Roy Maurice Keane.
It’s a name that evokes excitement and fond memories amongst most, if not all Sunderland supporters. Whether it was that transfer deadline day where six players were all signed in one of the greatest flurries of activity we’ll possibly ever see, or the cavalcade of last-minute winners and equalisers (special mention to David Connolly’s last minute equaliser away to Burnley, and the late Liam Miller’s winner against Derby at home causing scenes and limbs aplenty), the Keane era was one to remember.
Keane’s promotion season was a real rollercoaster, starting off rock bottom of the Championship, and ending with a Carlos Edwards rocket leading us back to the Premier League (and eventually another Championship title).
For many, Keane returned Sunderland to a place of relevance with his mystique and fiery energy, alongside a subtle sense of humour and most importantly, a desire to win.
It’s interesting that the situation the club found themselves in prior to Keane’s arrival is not all too dissimilar from the situation we later found ourselves in, which sadly has led to our current stint in League One.
Keane saved us from that once, and you have to wonder if he could do something similar again and lead us back to another promotion. We’re currently on a poor run of form, and back in 2006 we were on the back of 5 defeats, including one against bottom of the Football League Bury – dare it be suggested that history could be repeating itself?
Question marks were of course levied at Keane after he successfully kept us in the Premier League. That campaign again was awash with that never say die attitude, with the last-minute winner against Tottenham on the opening day setting the tone, but he struggled to take us to the next level.
Attempts to sign “next level players” perhaps pulled apart some of the team spirit that had defined us for two seasons, and there were indications that Keane’s temperament provoked downfall.
The final straw for Keane was a dismal defeat at home to Bolton (that sounds familiar), and an apparent dislike of “meddling” from then owner Ellis Short, leading to his resignation.
Fast forward to the present day – Sunderland are well-positioned in League One, but are faltering and need something to get back on track. Can Roy Keane provide that spark, and what would make it different to the way it unfortunately ended?
We know that Keane is a born winner. He demanded it as a player and imposed it as a manager. Whilst there is undoubted talent within our squad, it needs some fire and motivation – following our lacklustre drubbing away to Bolton, you would expect the players to ask each other serious questions as to how they performed. Someone like Keane would foster a more competitive, driven mindset, the exact kind needed to push for promotion.
The club has set out a clear strategy of how they wish the playing side to be conducted. The presence of Technical Director Kristjaan Speakman and Head of Recruitment Stuart Harvey is move to a modern style with the manager being more of a “head coach”, with less responsibility for identifying players and managing contracts.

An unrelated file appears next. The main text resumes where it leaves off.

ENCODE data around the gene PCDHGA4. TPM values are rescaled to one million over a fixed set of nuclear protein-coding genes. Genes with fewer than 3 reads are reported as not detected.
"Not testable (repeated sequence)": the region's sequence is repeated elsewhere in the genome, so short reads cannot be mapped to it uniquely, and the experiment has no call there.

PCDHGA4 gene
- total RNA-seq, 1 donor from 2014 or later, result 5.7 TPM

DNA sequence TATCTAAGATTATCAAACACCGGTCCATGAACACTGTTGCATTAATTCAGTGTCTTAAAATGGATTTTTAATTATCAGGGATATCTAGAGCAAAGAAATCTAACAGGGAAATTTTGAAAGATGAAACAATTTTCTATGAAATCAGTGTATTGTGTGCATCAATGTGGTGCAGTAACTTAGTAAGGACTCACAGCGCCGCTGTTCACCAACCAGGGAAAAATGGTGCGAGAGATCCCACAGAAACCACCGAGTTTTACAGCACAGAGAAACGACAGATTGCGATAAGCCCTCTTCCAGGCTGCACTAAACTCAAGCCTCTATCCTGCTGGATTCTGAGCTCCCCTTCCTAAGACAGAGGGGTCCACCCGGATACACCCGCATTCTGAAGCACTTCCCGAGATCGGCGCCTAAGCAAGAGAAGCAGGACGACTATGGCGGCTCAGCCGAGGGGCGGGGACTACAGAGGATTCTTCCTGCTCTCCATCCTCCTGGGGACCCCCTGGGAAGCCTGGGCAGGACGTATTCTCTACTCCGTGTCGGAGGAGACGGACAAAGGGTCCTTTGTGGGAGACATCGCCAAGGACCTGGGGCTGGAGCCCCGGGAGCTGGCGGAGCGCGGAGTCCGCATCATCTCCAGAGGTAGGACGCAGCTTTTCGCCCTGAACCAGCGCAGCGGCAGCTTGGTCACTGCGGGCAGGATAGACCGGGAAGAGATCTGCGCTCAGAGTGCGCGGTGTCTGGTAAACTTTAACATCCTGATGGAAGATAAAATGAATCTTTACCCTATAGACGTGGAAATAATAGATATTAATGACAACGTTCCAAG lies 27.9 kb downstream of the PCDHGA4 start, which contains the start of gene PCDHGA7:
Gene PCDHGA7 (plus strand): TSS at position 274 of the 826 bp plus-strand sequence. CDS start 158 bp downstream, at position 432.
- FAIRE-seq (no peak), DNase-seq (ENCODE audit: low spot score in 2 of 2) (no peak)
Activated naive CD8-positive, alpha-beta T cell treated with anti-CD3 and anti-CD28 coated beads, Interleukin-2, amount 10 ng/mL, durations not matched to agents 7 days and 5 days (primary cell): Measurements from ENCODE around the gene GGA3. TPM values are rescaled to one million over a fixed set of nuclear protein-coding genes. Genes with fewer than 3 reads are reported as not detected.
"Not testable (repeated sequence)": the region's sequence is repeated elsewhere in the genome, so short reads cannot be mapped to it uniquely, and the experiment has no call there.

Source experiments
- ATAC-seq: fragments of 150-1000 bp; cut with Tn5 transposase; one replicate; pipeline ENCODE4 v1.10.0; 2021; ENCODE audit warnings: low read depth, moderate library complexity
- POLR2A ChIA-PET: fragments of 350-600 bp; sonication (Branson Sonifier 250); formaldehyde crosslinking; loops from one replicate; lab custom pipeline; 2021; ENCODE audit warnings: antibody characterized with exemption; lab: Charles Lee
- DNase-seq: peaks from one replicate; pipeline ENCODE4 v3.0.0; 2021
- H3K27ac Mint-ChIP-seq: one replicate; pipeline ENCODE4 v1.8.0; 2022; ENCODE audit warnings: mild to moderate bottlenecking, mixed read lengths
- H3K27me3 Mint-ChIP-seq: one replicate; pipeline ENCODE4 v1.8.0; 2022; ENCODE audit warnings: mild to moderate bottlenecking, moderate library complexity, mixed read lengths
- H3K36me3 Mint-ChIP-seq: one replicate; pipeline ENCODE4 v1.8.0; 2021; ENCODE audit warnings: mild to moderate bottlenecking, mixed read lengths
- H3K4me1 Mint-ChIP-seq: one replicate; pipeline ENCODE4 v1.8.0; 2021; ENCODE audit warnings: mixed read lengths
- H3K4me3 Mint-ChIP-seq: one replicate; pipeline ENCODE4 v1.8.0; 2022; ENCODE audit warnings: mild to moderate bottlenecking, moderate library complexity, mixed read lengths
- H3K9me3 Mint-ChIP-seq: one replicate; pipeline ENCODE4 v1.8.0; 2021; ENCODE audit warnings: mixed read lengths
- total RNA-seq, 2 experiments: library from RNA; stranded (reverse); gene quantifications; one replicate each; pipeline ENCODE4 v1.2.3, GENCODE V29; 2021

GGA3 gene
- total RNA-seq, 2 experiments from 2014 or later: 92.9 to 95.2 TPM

Some say Keane would not fit into this, nor be willing to do so – I beg to differ.
If anything Keane would thrive in this system. By his own admission, he was not great at managing transfers and contract negotiations. Surely this would allow Keane to be a great fit now, possibly even better than his initial run?
Equally, if Keane is indeed willing to speak to the club, then he will be fully aware of what the role entails should he and Sunderland be willing to partner up.
There is also the prospect of this only being a short-term appointment – someone to push the team and get them organised until the final ball is kicked. This kind of short-term star power has been plain to see in the latest return of Jermain Defoe. His mere presence has provided a huge lift to supporters, and his playing colleagues – and that’s before he’s even had a shot in anger!
Keane could provide much of the same, galvanising the fanbase and getting us on the same page for an important next three months. Admittedly, he hasn’t had a managerial role for 12 years but he has still kept his hand in with assistant roles with the Republic of Ireland, Aston Villa and Nottingham Forest – the man is not completely cold, and can still offer something.
Keane’s temperament has been an oft-cited reason for his failure in management but there is evidence of a softer, or mellower Roy Keane. His foray into the world of Instagram and his on-going bromance with fellow pundit Micah Richards has shown another side to Keane, and maybe even a development into understanding the modern footballer.
The fire, of course, still remains, with comments such as those launched at David de Gea and waiting for him in car parks, making that perfectly clear.
It’s safe to say that this link has stirred up the emotions of the fanbase.
To many he put Sunderland back on a pedestal and was part of the “magic carpet ride” that so many of us loved 16 years ago.
Keane stated in his latest autobiography that he had “unfinished business” with Sunderland, a team he described as “a proper club”. He is a man with an understanding of what Sunderland is about and I have no doubt that he would love to have another crack at it.
It could be another case of right man, right time to push us on to promotion, and if ends up with the Playoffs, I can’t think of many better who could provide the drive and tenacity to get us through them.
On the other hand, it may all end in massive, unkempt beards and tears again but you can guarantee one thing, it won’t be boring.